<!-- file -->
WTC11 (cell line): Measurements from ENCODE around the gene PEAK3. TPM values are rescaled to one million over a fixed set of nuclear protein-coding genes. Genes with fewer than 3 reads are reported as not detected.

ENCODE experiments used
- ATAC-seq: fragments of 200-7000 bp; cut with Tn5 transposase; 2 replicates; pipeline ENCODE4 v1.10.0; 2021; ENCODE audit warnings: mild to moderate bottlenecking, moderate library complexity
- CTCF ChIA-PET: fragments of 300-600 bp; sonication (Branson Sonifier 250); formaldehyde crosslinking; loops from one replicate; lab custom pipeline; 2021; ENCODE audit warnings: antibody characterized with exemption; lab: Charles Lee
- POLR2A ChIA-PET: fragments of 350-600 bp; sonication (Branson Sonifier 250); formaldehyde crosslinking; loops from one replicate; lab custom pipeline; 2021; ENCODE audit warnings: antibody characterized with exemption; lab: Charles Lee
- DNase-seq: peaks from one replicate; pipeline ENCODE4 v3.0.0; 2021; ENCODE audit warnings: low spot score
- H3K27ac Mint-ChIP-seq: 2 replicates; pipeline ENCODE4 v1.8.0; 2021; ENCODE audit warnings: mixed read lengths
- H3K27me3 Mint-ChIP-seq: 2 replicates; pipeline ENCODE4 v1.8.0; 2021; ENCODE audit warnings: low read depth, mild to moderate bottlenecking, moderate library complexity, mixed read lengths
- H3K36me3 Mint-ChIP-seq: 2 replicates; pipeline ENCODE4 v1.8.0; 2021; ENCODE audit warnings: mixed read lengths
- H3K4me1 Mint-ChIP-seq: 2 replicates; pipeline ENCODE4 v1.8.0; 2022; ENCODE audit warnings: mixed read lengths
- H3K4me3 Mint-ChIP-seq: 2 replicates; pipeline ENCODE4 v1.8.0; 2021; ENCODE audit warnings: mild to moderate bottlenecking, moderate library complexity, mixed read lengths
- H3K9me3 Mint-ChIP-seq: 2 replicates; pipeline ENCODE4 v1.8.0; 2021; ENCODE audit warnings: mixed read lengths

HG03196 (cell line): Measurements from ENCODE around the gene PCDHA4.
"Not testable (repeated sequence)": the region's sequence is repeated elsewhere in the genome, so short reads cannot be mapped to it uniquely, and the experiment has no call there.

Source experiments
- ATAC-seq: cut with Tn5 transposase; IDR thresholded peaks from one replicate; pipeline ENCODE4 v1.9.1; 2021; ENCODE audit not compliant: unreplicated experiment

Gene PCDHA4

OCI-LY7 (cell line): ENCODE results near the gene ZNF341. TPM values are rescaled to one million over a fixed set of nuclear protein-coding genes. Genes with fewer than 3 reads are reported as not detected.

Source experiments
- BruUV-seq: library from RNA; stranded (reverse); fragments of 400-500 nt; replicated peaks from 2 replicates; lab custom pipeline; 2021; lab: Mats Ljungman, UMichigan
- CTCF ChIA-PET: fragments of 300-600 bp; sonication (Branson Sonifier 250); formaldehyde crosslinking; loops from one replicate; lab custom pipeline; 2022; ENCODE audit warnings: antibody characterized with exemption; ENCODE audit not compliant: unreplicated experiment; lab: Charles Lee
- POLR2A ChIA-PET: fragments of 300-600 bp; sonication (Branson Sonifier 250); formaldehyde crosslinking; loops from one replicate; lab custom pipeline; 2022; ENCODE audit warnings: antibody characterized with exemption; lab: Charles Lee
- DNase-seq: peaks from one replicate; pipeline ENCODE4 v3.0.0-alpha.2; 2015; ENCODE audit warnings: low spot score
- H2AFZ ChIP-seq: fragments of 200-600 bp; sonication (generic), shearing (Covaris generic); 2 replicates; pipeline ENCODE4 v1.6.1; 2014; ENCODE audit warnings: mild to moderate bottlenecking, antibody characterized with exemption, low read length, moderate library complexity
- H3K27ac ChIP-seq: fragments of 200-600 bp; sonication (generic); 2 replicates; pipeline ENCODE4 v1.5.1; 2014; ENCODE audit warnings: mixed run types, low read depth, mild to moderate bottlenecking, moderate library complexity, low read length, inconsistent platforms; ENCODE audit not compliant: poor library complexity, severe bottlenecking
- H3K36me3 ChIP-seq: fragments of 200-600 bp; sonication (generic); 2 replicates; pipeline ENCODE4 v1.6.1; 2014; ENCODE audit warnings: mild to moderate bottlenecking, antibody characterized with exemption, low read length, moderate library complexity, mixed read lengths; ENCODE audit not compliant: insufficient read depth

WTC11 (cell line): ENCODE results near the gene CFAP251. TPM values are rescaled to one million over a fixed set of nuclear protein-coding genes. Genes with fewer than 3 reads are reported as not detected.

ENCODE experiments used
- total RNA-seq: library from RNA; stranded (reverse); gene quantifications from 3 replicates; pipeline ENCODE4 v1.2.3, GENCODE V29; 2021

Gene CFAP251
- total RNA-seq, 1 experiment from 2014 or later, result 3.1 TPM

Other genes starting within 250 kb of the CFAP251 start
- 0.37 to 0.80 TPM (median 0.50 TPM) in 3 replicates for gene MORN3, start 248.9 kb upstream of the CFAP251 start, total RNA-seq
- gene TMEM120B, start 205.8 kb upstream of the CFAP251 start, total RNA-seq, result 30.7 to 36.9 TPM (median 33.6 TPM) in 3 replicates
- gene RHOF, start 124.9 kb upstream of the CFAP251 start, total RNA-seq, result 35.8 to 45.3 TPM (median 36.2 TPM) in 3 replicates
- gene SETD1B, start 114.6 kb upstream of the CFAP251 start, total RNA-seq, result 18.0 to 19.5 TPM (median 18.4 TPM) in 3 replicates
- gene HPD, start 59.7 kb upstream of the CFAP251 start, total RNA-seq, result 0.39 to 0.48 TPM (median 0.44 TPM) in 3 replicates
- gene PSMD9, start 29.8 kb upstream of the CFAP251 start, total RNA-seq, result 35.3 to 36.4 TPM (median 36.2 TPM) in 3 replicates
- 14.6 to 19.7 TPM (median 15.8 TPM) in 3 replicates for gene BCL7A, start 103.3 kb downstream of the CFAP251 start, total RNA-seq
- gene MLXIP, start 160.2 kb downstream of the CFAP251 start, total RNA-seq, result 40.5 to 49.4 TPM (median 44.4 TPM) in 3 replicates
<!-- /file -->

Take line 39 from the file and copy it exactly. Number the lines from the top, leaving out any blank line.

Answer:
- 14.6 to 19.7 TPM (median 15.8 TPM) in 3 replicates for gene BCL7A, start 103.3 kb downstream of the CFAP251 start, total RNA-seq